All three shows very funny in their own way. The Wire uses real life anecdotes for its characters and even the smallest of comic reliefs are somewhat hilarious due to the rest of the shows severity. Any scene where Mcnulty is drunk in a bar makes me chuckle throughout and Clay Davis manages to somehow tastefully smuggle in a sitcom-esk catchphrase that has no place in the show. The Sopranos holds its own in the humour stakes, the 'Pine-barrens' episode deserves its place up there as one of TV's funniest and utlises two of the shows funniest characters in Chris and Paulie.
Any program with a character like Saul Goodman however is likely to steal the show in terms of humour. He's one of the most quotable TV characters for some time and to go with this you have Hank, Jessie and even Walt who pitch in with incredibly funny scenes.
The main character
Tony Soprano is one of the most brutal and conflicted characters to have graced our screens, except I think what The Sopranos did well was try to convince us there was something else to Tony when there never actually was. He was always an immature and shallow brute who lived a double life and he started the show very similar to how he ended it, The don looking over his shoulder, waiting for the end to come. If you had to pick a leading character in The Wire it would perhaps be Mcnulty but the truth is The Wire never had a real leading man, it would have been wrong to have one. The Wire's Baltimore was one continuous organism, once one Omar had died he would be replaced by another man with similar ambitions, there will always be drug dealers, crooked cops and people trying to do good in a place that doesn't allow it.
Never before has such an ambitious character arc such as Walter White's been attempted. From timid underachieving high school chemistry teacher to serial killing, meth dealing badass under the superhuman alias Heisenberg. When you re-watch the first series again its almost impossible to imagine this character how he is currently and every fan has their point where they think he went totally off the rails. If there were any fans out there still rooting for Walt their faith in him has surely disappeared following last night's shocking episode.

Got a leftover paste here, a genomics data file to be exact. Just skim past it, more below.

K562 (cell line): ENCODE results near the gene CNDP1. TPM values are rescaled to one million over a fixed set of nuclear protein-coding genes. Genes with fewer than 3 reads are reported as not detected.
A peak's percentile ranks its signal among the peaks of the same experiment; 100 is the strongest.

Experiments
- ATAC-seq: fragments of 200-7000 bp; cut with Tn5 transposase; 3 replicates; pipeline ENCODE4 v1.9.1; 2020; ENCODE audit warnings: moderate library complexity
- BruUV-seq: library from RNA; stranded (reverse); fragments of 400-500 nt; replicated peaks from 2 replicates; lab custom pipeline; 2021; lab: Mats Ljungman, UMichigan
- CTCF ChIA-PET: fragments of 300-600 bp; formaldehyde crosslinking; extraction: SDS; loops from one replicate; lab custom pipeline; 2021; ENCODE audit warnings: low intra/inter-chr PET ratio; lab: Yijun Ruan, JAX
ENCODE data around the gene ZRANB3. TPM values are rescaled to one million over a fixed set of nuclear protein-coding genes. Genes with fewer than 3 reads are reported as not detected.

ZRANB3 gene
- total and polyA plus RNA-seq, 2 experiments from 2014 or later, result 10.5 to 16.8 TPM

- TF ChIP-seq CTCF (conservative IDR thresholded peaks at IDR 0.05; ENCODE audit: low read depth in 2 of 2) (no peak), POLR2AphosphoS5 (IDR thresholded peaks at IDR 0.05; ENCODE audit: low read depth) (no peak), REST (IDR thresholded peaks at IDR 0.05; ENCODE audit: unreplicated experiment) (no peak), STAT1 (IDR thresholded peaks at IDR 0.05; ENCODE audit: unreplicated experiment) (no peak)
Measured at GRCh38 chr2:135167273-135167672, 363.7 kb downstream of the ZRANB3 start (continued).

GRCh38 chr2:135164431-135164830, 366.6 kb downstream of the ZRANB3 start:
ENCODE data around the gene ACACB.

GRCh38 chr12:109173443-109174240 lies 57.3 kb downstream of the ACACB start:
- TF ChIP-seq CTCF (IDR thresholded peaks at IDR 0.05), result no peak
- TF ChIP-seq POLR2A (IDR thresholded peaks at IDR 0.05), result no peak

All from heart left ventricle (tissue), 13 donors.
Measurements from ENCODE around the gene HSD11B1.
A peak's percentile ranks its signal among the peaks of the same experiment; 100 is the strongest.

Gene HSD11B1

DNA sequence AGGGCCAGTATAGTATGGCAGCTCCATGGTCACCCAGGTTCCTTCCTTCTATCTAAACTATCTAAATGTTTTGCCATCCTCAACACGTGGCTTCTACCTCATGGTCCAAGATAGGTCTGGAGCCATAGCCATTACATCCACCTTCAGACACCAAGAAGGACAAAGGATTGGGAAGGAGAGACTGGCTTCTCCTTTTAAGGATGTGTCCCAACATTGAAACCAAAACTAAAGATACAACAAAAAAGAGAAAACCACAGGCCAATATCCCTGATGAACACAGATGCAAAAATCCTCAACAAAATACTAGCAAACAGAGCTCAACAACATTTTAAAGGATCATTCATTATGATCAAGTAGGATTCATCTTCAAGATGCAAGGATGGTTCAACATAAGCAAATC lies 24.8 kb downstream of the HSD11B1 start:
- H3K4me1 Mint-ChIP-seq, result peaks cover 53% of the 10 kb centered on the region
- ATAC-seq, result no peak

The end to The Sopranos is up there with the most talked about moments of any TV series, love or hate the 'fade to black' it's still talked about. The final episode entitled 'Made in America' is perhaps somewhat overshadowed by the final scene as it's a very fine episode in itself. The Wire's final season is thought of as more unrealistic than the others but it did show the extent that some of the 'real' police were pushed to in order to try and gain some leverage in a city of chaos. The season ending montage is one of my favourites as it shows that there isn't really an end in Baltimore, the cities problems are just too great.
With only two episodes left of Breaking Bad its fair to say that it's teetering on the edge of greatness. The final season has offered something fresh, Walter White has been playing cat and mouse with a host of characters from the start and things are finally culminating with scenes that have to be watched through shielding fingers. The most recent episode in Ozymandias has seen Walt fully cement himself as the devil but then there's the flash forward to come. Now it seems possible that Walt hasn't armed himself with a ridiculously big gun and a capsule of Ricin for self defence, perhaps he is on the attack, with the motive of retrieving Jessie and making amends in a season finale that could go down in a blaze of glory as well as TV history.